The Ultimate Guide to Diagnosing a Semi-Truck Fluid Leak To

If your rig isn’t working, neither are you. 

One of the surest signs of a problem on its way is a leak in your semi-truck. Those suspicious spots left behind aren’t just ugly and embarrassing; they’re your rig letting you know there’s a problem. The longer you wait to bring it into Kelly’s, the worse (and more expensive) the problem will get. 

What’s worse, there are over half a million semi-truck accidents in the USA every year. In 2017 alone, over 4000 people died in collisions with big rigs (and nearly a quarter of those fatalities were truck drivers). The most common cause of these accidents? Truck malfunction

You don’t keep your rig in good condition just because you’re a competent professional; you do it because it saves lives. 

With this in mind, let’s look at some of the most common fluid leaks that could spell trouble – or worse- for your rig. 

Transmission Fluid Leak

Transmission fluid lubricates all the moving parts of your truck’s transmission system. It prevents excessive wear, tear, and friction build-up, and it keeps overheating at bay.

Transmission fluid leaks can cause your truck’s transmission to “slip.” At first, a slipping transmission may feel like the vehicle changes gears even when it shouldn’t. 

Strange noises, such as clunking, humming, and grinding, also accompany transmission fluid leaks. You may notice these more often when your semi isn’t in gear. A sluggish clutch and grinding gears can also indicate a leaking transmission.

Checking for a Transmission Fluid Leak

Most semis have a transmission fluid dipstick located by or at the back of the engine. A transmission fluid leak would originate from this area.

If your truck is leaving red, oily stains on the asphalt, that’s transmission fluid. Dirty transmission flood will take on a reddish-brown fluid. If you’re looking at a reddish brown leak, you don’t just have a transmission fluid leak, you also need a fluid change, too. 

It’s not always easy to determine the color of the fluid leaking, especially on dirty asphalt. If you’re having trouble color matching your stains, try this easy “Towel Trick”:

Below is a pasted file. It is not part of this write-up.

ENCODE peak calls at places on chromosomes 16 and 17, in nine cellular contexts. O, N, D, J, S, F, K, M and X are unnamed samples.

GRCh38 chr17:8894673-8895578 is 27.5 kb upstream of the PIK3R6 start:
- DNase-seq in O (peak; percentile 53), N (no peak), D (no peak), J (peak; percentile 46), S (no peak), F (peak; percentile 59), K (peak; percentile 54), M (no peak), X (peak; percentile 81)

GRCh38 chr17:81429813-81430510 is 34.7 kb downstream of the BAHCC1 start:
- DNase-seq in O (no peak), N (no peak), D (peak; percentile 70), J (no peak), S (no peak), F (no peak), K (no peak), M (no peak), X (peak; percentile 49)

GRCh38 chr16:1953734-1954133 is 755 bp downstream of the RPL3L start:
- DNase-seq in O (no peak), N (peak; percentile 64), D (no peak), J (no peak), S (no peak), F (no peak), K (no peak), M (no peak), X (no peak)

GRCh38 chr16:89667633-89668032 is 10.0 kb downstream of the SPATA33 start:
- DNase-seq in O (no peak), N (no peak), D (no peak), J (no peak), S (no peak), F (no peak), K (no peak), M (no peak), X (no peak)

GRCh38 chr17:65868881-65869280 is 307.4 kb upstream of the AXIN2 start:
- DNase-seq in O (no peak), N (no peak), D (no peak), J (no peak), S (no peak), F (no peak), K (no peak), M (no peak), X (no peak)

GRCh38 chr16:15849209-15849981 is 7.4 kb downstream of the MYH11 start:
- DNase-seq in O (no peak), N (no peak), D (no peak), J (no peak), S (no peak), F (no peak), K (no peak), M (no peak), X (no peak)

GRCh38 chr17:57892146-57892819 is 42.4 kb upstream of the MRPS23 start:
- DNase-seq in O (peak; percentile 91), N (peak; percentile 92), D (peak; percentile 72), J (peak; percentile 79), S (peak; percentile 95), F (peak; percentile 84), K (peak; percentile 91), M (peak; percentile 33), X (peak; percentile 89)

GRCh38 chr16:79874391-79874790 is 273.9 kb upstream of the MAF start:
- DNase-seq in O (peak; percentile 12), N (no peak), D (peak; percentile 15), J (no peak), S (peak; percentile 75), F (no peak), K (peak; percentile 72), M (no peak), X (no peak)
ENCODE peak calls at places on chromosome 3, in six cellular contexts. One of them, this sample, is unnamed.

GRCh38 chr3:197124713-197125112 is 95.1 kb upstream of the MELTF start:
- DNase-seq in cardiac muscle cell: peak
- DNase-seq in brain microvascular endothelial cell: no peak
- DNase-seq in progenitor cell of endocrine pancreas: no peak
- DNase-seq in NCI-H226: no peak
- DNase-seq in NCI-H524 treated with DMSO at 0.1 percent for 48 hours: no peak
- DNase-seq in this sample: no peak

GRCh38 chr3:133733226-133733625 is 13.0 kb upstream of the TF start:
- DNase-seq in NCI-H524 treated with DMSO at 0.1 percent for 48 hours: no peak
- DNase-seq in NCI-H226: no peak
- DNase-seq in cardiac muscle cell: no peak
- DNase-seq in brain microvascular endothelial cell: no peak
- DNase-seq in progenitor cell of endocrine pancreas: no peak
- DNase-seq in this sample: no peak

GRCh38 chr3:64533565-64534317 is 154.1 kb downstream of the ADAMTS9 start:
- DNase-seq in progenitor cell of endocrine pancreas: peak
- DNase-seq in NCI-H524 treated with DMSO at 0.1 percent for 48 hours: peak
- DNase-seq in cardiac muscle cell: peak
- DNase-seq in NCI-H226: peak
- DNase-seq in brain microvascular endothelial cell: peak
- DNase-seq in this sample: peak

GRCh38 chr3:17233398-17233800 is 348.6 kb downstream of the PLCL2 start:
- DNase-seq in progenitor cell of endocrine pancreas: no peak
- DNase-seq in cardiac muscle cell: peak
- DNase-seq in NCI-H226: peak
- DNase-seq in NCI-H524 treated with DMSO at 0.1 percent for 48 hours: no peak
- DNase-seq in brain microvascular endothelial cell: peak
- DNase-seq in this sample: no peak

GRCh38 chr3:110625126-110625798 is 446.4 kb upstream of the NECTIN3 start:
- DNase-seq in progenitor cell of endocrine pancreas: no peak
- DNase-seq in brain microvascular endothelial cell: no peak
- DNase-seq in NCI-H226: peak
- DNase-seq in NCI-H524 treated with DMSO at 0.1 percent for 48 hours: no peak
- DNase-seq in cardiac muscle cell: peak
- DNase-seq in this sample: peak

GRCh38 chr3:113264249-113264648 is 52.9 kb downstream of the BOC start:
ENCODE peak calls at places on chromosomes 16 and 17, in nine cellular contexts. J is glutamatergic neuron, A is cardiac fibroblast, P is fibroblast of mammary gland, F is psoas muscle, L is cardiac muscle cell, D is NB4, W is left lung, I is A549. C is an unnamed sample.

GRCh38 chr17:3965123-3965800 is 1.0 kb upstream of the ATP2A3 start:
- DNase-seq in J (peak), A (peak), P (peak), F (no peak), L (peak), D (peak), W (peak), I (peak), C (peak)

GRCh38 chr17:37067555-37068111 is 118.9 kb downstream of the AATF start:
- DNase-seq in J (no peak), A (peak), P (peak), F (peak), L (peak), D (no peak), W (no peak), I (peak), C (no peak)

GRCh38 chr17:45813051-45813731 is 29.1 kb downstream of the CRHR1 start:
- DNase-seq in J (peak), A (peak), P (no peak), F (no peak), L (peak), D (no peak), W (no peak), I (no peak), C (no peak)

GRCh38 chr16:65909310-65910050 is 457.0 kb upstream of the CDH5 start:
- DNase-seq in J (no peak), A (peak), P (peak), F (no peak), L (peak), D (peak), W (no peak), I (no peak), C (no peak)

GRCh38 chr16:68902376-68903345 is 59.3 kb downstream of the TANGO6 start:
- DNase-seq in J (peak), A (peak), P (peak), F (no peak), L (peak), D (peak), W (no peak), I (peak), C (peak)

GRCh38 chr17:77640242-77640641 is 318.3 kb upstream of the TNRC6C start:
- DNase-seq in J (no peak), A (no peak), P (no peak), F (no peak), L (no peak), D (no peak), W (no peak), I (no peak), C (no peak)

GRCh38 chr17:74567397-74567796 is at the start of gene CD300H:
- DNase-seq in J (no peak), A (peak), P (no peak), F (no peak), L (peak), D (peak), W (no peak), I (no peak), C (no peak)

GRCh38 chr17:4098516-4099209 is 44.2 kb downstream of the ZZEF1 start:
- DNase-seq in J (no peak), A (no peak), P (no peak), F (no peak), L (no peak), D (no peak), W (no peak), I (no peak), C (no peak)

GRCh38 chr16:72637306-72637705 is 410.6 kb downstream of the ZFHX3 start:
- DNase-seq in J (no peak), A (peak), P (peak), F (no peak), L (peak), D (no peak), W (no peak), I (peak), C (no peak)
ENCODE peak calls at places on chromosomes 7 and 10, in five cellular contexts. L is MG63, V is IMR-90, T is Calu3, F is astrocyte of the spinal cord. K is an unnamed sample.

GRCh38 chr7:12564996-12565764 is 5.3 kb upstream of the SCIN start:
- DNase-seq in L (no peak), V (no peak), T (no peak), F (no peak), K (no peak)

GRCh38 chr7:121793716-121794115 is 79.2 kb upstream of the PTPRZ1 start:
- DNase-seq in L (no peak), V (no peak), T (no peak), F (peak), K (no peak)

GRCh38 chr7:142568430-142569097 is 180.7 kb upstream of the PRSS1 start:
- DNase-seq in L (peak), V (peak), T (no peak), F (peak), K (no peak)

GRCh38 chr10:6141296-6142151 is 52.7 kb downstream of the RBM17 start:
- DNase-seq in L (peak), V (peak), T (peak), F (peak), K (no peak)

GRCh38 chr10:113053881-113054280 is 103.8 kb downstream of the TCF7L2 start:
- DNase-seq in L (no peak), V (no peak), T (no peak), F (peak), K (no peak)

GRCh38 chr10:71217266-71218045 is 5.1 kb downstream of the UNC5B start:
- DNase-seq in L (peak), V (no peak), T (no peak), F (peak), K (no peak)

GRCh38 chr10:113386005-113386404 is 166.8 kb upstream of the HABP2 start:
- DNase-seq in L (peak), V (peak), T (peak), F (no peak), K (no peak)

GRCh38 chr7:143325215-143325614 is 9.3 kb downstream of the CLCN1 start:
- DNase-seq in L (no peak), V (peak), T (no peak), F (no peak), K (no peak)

1) park your truck on level ground over some clean, lightly colored fabric
(old towels, an old bedsheet or a cheap plastic tablecloth works well)
2) leave the truck parked overnight.
3) In the morning, check the material for the location, size, and color of the stain. 

Getting as much information as you can about the leak will give your Kelly’s technician a better idea of what kind of leak, and the severity of it, you’re dealing with. 

Engine Oil Leak

Engine oil reduces friction by lubricating the moving parts in the engine. The additives in it also help stabilize the oil’s thickness. These additives help break down engine debris and protect your machine from corrosion, wear, and tear.

If you’re running low on oil, you’ll know. The oil pressure sensor will sense a drop in oil pressure, causing the warning light on your truck’s dashboard will light up. The truck may also “feel off” as performance declines, and the engine becomes more prone to overheating. 

You may hear a clunking, knocking, or grinding sound as the unlubricated parts start to knock against one another. A burning oil smell is also very common, as the oil leaks onto hot parts of the engine and burns. Finally, your engine will overheat and seize, causing a catastrophic failure. 

All this loss can be due to a leaky reservoir. An oil leak is a simple fix but needs to be seen to be at the first sign of trouble, as it can progress quickly. 

Checking for an Engine Oil Leak

An oil leak is easy to find on asphalt. It’s a very dark brown or black stain. When touched, it will be thick and slippery. 

If you’re using the “Towel Trick” and parking your rig over an old sheet, this leak will appear as light brown (or darker brown, if the oil is old and needs changing). 

Power Steering Fluid Leak

Power steering fluid is the hydraulic fluid that channels the power into your truck’s steering system. It creates pressure on either side of the vehicle’s rack-mounted piston, which allows you to turn your semi’s wheels.